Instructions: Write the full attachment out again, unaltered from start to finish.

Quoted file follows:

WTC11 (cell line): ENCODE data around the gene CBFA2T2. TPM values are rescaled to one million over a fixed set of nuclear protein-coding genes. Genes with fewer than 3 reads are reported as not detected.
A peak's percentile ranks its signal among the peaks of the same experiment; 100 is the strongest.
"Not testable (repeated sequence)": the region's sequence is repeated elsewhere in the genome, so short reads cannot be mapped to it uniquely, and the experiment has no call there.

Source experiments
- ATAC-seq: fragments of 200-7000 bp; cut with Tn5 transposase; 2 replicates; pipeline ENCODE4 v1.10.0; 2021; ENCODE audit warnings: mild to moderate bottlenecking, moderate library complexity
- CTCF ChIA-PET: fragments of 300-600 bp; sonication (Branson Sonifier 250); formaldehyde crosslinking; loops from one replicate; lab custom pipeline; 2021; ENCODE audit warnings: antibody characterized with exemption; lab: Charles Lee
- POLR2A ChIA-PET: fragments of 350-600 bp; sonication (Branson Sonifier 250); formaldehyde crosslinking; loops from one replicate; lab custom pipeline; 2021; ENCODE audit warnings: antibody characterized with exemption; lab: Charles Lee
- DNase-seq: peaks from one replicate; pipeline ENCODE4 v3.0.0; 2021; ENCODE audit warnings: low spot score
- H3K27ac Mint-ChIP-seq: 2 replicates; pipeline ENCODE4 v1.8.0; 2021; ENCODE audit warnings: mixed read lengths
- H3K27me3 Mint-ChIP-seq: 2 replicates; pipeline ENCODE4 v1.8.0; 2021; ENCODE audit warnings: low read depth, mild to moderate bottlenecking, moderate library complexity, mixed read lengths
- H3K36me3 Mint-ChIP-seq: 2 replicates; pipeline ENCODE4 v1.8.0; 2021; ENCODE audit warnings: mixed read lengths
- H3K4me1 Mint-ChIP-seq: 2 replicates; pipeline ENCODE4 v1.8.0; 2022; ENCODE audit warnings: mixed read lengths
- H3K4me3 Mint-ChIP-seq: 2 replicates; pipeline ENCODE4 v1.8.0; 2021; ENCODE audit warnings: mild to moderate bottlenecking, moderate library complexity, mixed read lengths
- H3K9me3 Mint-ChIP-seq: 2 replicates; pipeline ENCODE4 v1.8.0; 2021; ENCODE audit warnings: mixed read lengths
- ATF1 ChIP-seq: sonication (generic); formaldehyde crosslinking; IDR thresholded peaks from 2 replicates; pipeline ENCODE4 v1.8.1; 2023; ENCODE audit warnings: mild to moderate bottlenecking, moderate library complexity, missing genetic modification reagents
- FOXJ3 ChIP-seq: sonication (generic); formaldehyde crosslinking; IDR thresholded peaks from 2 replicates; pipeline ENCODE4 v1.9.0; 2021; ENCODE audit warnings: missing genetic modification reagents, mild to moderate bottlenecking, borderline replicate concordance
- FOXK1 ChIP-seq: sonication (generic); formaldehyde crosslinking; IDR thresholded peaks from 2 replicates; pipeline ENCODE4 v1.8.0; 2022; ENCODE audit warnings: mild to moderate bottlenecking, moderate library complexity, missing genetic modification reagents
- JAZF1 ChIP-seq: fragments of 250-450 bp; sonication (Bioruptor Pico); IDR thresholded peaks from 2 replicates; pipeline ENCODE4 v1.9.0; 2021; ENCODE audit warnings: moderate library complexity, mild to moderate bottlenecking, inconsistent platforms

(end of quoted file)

WTC11 (cell line): ENCODE data around the gene CBFA2T2. TPM values are rescaled to one million over a fixed set of nuclear protein-coding genes. Genes with fewer than 3 reads are reported as not detected.
A peak's percentile ranks its signal among the peaks of the same experiment; 100 is the strongest.
"Not testable (repeated sequence)": the region's sequence is repeated elsewhere in the genome, so short reads cannot be mapped to it uniquely, and the experiment has no call there.

Source experiments
- ATAC-seq: fragments of 200-7000 bp; cut with Tn5 transposase; 2 replicates; pipeline ENCODE4 v1.10.0; 2021; ENCODE audit warnings: mild to moderate bottlenecking, moderate library complexity
- CTCF ChIA-PET: fragments of 300-600 bp; sonication (Branson Sonifier 250); formaldehyde crosslinking; loops from one replicate; lab custom pipeline; 2021; ENCODE audit warnings: antibody characterized with exemption; lab: Charles Lee
- POLR2A ChIA-PET: fragments of 350-600 bp; sonication (Branson Sonifier 250); formaldehyde crosslinking; loops from one replicate; lab custom pipeline; 2021; ENCODE audit warnings: antibody characterized with exemption; lab: Charles Lee
- DNase-seq: peaks from one replicate; pipeline ENCODE4 v3.0.0; 2021; ENCODE audit warnings: low spot score
- H3K27ac Mint-ChIP-seq: 2 replicates; pipeline ENCODE4 v1.8.0; 2021; ENCODE audit warnings: mixed read lengths
- H3K27me3 Mint-ChIP-seq: 2 replicates; pipeline ENCODE4 v1.8.0; 2021; ENCODE audit warnings: low read depth, mild to moderate bottlenecking, moderate library complexity, mixed read lengths
- H3K36me3 Mint-ChIP-seq: 2 replicates; pipeline ENCODE4 v1.8.0; 2021; ENCODE audit warnings: mixed read lengths
- H3K4me1 Mint-ChIP-seq: 2 replicates; pipeline ENCODE4 v1.8.0; 2022; ENCODE audit warnings: mixed read lengths
- H3K4me3 Mint-ChIP-seq: 2 replicates; pipeline ENCODE4 v1.8.0; 2021; ENCODE audit warnings: mild to moderate bottlenecking, moderate library complexity, mixed read lengths
- H3K9me3 Mint-ChIP-seq: 2 replicates; pipeline ENCODE4 v1.8.0; 2021; ENCODE audit warnings: mixed read lengths
- ATF1 ChIP-seq: sonication (generic); formaldehyde crosslinking; IDR thresholded peaks from 2 replicates; pipeline ENCODE4 v1.8.1; 2023; ENCODE audit warnings: mild to moderate bottlenecking, moderate library complexity, missing genetic modification reagents
- FOXJ3 ChIP-seq: sonication (generic); formaldehyde crosslinking; IDR thresholded peaks from 2 replicates; pipeline ENCODE4 v1.9.0; 2021; ENCODE audit warnings: missing genetic modification reagents, mild to moderate bottlenecking, borderline replicate concordance
- FOXK1 ChIP-seq: sonication (generic); formaldehyde crosslinking; IDR thresholded peaks from 2 replicates; pipeline ENCODE4 v1.8.0; 2022; ENCODE audit warnings: mild to moderate bottlenecking, moderate library complexity, missing genetic modification reagents
- JAZF1 ChIP-seq: fragments of 250-450 bp; sonication (Bioruptor Pico); IDR thresholded peaks from 2 replicates; pipeline ENCODE4 v1.9.0; 2021; ENCODE audit warnings: moderate library complexity, mild to moderate bottlenecking, inconsistent platforms